Kate Adie has been back in the North East making two programmes for the BBC commemorating the start of the First World War.
The first film, The Killing Factories, tells of the urgent construction in 1915-16 of munitions factories – like one at Birtley, Gateshead – in response to the ‘Shell Scandal’, a public outcry at the lack of ammunition at the Front.
The new factories were staffed by thousands of women – and also, in the North East, by wounded and exiled Belgian soldiers – to produce millions of artillery shells.
The programme focuses on an explosion at a munitions factory in Nottingham which killed 140 people. Sabotage was suspected at the time.
Kate, who grew up in Sunderland, visited the new BAE Systems munitions plant in Washington and also the site of the historic Birtley factory.
At BAE Systems to compare working conditions then and now, she concluded: “It’s just impossible to consider it’s the same sort of process. You could eat your dinner off the floor here.”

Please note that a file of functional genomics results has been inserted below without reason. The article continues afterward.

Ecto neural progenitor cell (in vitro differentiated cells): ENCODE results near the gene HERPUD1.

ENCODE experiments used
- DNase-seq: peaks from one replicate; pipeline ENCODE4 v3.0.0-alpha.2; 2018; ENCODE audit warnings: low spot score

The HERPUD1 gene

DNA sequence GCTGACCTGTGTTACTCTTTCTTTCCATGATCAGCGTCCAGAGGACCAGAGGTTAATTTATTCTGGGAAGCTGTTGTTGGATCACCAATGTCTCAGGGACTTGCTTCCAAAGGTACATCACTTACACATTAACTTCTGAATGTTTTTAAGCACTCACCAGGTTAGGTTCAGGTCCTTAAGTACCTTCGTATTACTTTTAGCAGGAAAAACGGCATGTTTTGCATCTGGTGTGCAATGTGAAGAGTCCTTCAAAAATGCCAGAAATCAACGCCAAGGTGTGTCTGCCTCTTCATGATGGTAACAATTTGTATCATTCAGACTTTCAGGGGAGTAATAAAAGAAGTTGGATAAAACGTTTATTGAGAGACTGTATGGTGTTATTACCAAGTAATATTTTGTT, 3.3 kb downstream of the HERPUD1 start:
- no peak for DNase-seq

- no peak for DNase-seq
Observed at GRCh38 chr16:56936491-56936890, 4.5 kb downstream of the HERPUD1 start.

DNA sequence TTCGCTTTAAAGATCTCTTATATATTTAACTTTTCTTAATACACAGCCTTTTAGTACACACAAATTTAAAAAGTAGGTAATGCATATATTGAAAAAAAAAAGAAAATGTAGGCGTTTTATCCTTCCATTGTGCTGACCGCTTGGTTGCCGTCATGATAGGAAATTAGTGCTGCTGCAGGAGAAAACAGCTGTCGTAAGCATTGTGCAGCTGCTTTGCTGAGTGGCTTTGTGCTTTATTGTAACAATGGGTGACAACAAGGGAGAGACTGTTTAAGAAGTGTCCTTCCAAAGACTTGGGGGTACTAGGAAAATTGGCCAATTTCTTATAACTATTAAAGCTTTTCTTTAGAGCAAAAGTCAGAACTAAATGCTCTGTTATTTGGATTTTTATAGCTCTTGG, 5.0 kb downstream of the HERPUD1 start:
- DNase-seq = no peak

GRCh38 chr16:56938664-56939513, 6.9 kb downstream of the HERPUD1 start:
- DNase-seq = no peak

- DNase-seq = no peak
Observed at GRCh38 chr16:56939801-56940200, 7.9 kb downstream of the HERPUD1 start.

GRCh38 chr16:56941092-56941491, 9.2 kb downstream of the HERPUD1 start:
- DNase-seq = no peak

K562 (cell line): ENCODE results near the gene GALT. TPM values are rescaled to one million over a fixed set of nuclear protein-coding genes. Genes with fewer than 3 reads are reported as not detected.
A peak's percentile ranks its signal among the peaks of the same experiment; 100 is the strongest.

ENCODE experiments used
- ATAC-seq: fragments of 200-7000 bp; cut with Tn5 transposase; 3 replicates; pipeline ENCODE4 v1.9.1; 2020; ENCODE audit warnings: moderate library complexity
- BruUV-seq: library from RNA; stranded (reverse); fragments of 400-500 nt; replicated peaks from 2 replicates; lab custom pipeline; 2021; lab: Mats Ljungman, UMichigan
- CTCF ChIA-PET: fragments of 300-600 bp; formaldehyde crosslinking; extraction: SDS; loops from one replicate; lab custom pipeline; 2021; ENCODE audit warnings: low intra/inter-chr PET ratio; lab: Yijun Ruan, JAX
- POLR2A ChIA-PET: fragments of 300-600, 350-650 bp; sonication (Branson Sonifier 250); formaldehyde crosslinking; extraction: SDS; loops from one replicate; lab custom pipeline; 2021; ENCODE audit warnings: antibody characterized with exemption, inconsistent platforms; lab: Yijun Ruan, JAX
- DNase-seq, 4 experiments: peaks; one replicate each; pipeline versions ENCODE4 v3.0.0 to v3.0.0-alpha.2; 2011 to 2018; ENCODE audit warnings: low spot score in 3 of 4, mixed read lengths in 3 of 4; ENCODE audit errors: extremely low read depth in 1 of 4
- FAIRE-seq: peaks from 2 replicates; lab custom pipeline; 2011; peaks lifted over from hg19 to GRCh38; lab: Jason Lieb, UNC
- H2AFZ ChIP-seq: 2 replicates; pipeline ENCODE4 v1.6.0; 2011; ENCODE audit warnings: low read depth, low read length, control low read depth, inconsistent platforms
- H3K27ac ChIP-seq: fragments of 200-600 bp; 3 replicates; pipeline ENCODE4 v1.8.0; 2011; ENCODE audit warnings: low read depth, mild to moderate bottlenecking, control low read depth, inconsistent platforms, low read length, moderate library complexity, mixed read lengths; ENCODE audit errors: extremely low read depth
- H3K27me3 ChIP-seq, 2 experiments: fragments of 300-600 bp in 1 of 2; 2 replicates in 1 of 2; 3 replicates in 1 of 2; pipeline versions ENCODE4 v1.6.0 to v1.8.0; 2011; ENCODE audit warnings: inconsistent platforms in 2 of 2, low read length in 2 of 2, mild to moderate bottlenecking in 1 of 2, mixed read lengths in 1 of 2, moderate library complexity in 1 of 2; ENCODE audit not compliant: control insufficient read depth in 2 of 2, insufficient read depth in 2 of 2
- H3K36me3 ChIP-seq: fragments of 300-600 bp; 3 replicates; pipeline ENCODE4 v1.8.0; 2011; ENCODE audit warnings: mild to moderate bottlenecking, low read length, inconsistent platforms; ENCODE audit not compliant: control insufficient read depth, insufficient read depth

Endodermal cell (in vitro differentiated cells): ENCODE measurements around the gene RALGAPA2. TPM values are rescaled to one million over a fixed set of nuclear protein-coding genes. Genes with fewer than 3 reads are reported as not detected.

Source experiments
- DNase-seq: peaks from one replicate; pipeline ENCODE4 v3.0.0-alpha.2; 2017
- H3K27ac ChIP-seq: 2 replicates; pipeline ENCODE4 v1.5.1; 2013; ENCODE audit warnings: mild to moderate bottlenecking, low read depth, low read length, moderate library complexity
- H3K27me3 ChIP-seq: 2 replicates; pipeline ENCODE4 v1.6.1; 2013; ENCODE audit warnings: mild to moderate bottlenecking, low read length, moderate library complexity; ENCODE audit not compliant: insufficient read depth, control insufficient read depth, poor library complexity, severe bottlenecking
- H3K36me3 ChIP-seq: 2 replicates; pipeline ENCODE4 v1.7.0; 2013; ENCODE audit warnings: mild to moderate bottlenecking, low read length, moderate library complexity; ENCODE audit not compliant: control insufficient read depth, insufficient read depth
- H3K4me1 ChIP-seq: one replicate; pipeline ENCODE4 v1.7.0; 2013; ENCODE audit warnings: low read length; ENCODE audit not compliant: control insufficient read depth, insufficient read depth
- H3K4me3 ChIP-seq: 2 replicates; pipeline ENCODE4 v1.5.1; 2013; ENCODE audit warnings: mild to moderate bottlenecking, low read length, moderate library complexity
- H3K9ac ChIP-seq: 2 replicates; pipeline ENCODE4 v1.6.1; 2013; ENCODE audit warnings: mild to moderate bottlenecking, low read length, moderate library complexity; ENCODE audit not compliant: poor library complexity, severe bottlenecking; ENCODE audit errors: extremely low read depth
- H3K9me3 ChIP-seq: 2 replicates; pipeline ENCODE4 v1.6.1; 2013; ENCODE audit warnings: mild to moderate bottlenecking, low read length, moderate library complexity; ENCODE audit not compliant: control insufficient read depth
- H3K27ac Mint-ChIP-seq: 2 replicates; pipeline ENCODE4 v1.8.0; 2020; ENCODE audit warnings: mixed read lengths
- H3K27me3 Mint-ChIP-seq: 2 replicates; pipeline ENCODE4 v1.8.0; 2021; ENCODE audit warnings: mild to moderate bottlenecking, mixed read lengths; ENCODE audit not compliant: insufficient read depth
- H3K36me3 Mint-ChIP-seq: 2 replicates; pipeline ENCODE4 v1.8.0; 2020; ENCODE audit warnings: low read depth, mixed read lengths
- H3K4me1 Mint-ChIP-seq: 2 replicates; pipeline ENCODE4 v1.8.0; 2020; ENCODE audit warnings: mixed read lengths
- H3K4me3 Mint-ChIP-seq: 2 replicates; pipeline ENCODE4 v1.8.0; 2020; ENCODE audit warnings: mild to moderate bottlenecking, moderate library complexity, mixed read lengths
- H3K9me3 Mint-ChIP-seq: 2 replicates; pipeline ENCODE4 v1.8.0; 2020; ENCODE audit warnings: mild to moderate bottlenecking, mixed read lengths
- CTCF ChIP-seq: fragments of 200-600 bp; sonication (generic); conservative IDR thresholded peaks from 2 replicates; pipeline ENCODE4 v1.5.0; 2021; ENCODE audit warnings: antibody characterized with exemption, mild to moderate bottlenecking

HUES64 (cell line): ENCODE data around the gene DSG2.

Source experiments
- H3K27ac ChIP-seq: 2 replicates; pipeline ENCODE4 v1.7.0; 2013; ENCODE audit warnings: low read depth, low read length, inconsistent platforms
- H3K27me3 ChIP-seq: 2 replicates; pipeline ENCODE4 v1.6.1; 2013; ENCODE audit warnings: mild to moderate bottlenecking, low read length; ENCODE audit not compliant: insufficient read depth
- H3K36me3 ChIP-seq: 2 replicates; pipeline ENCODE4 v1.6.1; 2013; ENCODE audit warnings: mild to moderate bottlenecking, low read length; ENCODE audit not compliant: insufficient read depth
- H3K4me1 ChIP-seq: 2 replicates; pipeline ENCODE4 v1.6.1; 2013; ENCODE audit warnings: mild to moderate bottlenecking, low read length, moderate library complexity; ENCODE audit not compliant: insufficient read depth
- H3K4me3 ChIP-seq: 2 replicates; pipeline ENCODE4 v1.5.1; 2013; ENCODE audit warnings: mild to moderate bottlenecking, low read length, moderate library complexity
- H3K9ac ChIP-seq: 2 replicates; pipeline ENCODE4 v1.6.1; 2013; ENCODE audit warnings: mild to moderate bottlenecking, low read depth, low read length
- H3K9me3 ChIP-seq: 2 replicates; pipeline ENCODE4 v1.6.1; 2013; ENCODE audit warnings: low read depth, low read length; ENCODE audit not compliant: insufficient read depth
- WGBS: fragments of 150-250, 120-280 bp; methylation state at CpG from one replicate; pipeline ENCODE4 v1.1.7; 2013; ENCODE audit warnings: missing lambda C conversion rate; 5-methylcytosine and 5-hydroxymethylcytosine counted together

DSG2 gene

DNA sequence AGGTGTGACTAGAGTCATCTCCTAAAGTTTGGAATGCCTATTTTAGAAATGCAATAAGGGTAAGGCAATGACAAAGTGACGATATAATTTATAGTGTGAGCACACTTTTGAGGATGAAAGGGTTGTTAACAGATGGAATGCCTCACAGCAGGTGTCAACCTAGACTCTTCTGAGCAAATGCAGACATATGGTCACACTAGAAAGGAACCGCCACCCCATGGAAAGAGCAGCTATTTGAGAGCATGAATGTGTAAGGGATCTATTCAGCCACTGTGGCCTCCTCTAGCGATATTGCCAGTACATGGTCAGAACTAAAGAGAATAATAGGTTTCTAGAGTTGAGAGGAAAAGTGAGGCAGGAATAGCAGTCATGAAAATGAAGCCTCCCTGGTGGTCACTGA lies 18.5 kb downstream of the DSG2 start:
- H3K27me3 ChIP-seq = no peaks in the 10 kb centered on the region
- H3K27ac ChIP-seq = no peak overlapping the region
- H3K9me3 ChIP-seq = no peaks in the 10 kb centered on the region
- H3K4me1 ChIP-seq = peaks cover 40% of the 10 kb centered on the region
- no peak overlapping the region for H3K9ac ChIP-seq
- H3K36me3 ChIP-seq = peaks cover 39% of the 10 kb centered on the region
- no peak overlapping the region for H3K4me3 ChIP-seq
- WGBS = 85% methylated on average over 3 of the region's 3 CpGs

The programme, part of the BBC’s World War One At Home series, is broadcast in the East Midlands on Monday at 7.30pm but is available here on satellite TV and will be shown on BBC Four later in the year.
A second programme, to be shown later in the summer, will look at the role of women in the First World War, a subject Kate made the subject of her latest book, Fighting On The Home Front.
Footage provided by Northumberland firm Newsmaker PR and Video Production Ltd was used in both films.
BAE Systems spokesman Andy Mann said: “We were delighted to be able to assist the BBC and Kate Adie in the production of these programmes. The contribution that the munitions workers made – and still make – in support of our armed forces should never be overlooked.”